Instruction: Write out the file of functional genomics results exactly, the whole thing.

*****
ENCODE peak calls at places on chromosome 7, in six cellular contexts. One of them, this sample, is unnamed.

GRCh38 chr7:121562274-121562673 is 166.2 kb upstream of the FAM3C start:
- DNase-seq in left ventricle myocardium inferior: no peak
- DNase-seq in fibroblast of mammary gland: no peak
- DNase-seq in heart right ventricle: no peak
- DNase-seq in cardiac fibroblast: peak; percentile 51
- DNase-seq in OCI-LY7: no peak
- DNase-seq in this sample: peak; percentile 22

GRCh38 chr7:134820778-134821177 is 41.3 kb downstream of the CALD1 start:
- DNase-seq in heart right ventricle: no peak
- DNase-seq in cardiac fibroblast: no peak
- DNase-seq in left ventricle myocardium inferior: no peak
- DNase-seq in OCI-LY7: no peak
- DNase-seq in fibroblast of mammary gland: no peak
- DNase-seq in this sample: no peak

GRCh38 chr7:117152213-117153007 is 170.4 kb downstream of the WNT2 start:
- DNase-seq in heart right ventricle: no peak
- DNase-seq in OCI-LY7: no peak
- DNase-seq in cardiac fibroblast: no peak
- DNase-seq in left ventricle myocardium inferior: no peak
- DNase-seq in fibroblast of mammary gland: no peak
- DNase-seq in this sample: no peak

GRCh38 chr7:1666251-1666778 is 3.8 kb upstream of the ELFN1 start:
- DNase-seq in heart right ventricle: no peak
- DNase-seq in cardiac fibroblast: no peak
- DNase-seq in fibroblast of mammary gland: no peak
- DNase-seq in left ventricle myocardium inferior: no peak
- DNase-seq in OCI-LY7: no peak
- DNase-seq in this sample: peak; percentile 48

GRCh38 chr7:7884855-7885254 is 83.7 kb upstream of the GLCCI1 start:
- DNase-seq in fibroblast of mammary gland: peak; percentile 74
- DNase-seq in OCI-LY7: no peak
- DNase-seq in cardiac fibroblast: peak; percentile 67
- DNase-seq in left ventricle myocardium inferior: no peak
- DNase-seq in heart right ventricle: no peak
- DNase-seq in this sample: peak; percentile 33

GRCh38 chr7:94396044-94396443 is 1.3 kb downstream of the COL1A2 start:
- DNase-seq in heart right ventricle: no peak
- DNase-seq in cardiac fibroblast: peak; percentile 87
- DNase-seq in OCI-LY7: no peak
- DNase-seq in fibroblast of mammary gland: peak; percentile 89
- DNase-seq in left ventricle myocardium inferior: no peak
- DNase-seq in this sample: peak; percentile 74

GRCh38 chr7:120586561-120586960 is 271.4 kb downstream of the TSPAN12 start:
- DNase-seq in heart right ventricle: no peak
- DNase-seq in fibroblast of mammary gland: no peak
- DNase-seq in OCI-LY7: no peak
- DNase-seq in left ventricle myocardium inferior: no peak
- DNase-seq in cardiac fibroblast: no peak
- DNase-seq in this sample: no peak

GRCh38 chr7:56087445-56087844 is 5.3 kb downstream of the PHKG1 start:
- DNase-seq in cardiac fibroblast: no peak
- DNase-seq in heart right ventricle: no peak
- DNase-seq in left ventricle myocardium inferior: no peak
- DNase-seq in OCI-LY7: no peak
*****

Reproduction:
ENCODE peak calls at places on chromosome 7, in six cellular contexts. One of them, this sample, is unnamed.

GRCh38 chr7:121562274-121562673 is 166.2 kb upstream of the FAM3C start:
- DNase-seq in left ventricle myocardium inferior: no peak
- DNase-seq in fibroblast of mammary gland: no peak
- DNase-seq in heart right ventricle: no peak
- DNase-seq in cardiac fibroblast: peak; percentile 51
- DNase-seq in OCI-LY7: no peak
- DNase-seq in this sample: peak; percentile 22

GRCh38 chr7:134820778-134821177 is 41.3 kb downstream of the CALD1 start:
- DNase-seq in heart right ventricle: no peak
- DNase-seq in cardiac fibroblast: no peak
- DNase-seq in left ventricle myocardium inferior: no peak
- DNase-seq in OCI-LY7: no peak
- DNase-seq in fibroblast of mammary gland: no peak
- DNase-seq in this sample: no peak

GRCh38 chr7:117152213-117153007 is 170.4 kb downstream of the WNT2 start:
- DNase-seq in heart right ventricle: no peak
- DNase-seq in OCI-LY7: no peak
- DNase-seq in cardiac fibroblast: no peak
- DNase-seq in left ventricle myocardium inferior: no peak
- DNase-seq in fibroblast of mammary gland: no peak
- DNase-seq in this sample: no peak

GRCh38 chr7:1666251-1666778 is 3.8 kb upstream of the ELFN1 start:
- DNase-seq in heart right ventricle: no peak
- DNase-seq in cardiac fibroblast: no peak
- DNase-seq in fibroblast of mammary gland: no peak
- DNase-seq in left ventricle myocardium inferior: no peak
- DNase-seq in OCI-LY7: no peak
- DNase-seq in this sample: peak; percentile 48

GRCh38 chr7:7884855-7885254 is 83.7 kb upstream of the GLCCI1 start:
- DNase-seq in fibroblast of mammary gland: peak; percentile 74
- DNase-seq in OCI-LY7: no peak
- DNase-seq in cardiac fibroblast: peak; percentile 67
- DNase-seq in left ventricle myocardium inferior: no peak
- DNase-seq in heart right ventricle: no peak
- DNase-seq in this sample: peak; percentile 33

GRCh38 chr7:94396044-94396443 is 1.3 kb downstream of the COL1A2 start:
- DNase-seq in heart right ventricle: no peak
- DNase-seq in cardiac fibroblast: peak; percentile 87
- DNase-seq in OCI-LY7: no peak
- DNase-seq in fibroblast of mammary gland: peak; percentile 89
- DNase-seq in left ventricle myocardium inferior: no peak
- DNase-seq in this sample: peak; percentile 74

GRCh38 chr7:120586561-120586960 is 271.4 kb downstream of the TSPAN12 start:
- DNase-seq in heart right ventricle: no peak
- DNase-seq in fibroblast of mammary gland: no peak
- DNase-seq in OCI-LY7: no peak
- DNase-seq in left ventricle myocardium inferior: no peak
- DNase-seq in cardiac fibroblast: no peak
- DNase-seq in this sample: no peak

GRCh38 chr7:56087445-56087844 is 5.3 kb downstream of the PHKG1 start:
- DNase-seq in cardiac fibroblast: no peak
- DNase-seq in heart right ventricle: no peak
- DNase-seq in left ventricle myocardium inferior: no peak
- DNase-seq in OCI-LY7: no peak